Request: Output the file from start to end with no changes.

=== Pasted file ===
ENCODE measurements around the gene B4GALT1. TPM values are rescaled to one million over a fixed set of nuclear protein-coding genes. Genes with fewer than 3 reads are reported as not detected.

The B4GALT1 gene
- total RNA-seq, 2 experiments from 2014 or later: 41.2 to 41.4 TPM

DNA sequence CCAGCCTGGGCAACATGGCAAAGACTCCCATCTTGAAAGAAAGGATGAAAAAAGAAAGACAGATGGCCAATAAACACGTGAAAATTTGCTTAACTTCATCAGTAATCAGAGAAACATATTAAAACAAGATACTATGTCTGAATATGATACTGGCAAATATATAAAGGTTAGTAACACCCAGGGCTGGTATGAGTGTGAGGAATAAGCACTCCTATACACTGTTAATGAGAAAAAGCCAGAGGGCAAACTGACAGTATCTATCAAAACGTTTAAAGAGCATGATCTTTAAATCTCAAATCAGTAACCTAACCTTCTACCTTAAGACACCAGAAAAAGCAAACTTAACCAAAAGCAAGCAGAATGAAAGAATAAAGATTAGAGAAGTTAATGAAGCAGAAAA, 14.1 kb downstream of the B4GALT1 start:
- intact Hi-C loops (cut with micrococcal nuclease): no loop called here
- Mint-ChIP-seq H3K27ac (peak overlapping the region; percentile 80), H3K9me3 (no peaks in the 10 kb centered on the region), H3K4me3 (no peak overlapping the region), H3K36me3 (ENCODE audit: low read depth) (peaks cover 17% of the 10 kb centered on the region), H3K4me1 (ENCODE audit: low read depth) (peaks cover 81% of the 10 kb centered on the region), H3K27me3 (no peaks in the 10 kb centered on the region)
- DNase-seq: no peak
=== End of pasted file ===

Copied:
ENCODE measurements around the gene B4GALT1. TPM values are rescaled to one million over a fixed set of nuclear protein-coding genes. Genes with fewer than 3 reads are reported as not detected.

The B4GALT1 gene
- total RNA-seq, 2 experiments from 2014 or later: 41.2 to 41.4 TPM

DNA sequence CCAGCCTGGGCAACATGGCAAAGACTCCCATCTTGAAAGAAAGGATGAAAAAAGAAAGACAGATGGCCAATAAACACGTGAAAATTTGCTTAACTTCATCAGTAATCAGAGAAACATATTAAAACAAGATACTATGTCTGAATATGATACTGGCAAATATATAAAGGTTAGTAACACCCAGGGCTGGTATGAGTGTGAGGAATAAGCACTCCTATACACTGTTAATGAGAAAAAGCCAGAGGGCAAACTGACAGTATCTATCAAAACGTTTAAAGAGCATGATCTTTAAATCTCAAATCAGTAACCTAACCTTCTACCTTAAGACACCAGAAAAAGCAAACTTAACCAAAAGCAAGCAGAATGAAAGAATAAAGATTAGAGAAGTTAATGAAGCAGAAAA, 14.1 kb downstream of the B4GALT1 start:
- intact Hi-C loops (cut with micrococcal nuclease): no loop called here
- Mint-ChIP-seq H3K27ac (peak overlapping the region; percentile 80), H3K9me3 (no peaks in the 10 kb centered on the region), H3K4me3 (no peak overlapping the region), H3K36me3 (ENCODE audit: low read depth) (peaks cover 17% of the 10 kb centered on the region), H3K4me1 (ENCODE audit: low read depth) (peaks cover 81% of the 10 kb centered on the region), H3K27me3 (no peaks in the 10 kb centered on the region)
- DNase-seq: no peak